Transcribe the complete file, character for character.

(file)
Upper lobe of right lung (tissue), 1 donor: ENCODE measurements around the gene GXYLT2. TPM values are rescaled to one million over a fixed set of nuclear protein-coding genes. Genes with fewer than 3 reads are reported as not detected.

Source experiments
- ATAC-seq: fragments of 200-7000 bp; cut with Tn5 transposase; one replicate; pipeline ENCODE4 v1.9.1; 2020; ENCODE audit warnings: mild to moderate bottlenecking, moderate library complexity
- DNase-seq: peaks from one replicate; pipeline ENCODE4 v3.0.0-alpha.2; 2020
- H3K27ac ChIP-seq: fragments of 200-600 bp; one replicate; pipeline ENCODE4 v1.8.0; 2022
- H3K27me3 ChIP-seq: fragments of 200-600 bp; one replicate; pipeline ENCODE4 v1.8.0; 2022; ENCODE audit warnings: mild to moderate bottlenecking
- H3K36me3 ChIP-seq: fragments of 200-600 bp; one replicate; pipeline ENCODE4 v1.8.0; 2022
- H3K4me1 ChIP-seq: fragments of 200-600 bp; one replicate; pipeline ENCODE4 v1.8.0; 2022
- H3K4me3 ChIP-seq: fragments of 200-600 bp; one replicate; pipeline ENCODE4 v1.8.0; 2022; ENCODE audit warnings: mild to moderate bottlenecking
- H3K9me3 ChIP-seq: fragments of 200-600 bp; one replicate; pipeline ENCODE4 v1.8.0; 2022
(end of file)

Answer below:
Upper lobe of right lung (tissue), 1 donor: ENCODE measurements around the gene GXYLT2. TPM values are rescaled to one million over a fixed set of nuclear protein-coding genes. Genes with fewer than 3 reads are reported as not detected.

Source experiments
- ATAC-seq: fragments of 200-7000 bp; cut with Tn5 transposase; one replicate; pipeline ENCODE4 v1.9.1; 2020; ENCODE audit warnings: mild to moderate bottlenecking, moderate library complexity
- DNase-seq: peaks from one replicate; pipeline ENCODE4 v3.0.0-alpha.2; 2020
- H3K27ac ChIP-seq: fragments of 200-600 bp; one replicate; pipeline ENCODE4 v1.8.0; 2022
- H3K27me3 ChIP-seq: fragments of 200-600 bp; one replicate; pipeline ENCODE4 v1.8.0; 2022; ENCODE audit warnings: mild to moderate bottlenecking
- H3K36me3 ChIP-seq: fragments of 200-600 bp; one replicate; pipeline ENCODE4 v1.8.0; 2022
- H3K4me1 ChIP-seq: fragments of 200-600 bp; one replicate; pipeline ENCODE4 v1.8.0; 2022
- H3K4me3 ChIP-seq: fragments of 200-600 bp; one replicate; pipeline ENCODE4 v1.8.0; 2022; ENCODE audit warnings: mild to moderate bottlenecking
- H3K9me3 ChIP-seq: fragments of 200-600 bp; one replicate; pipeline ENCODE4 v1.8.0; 2022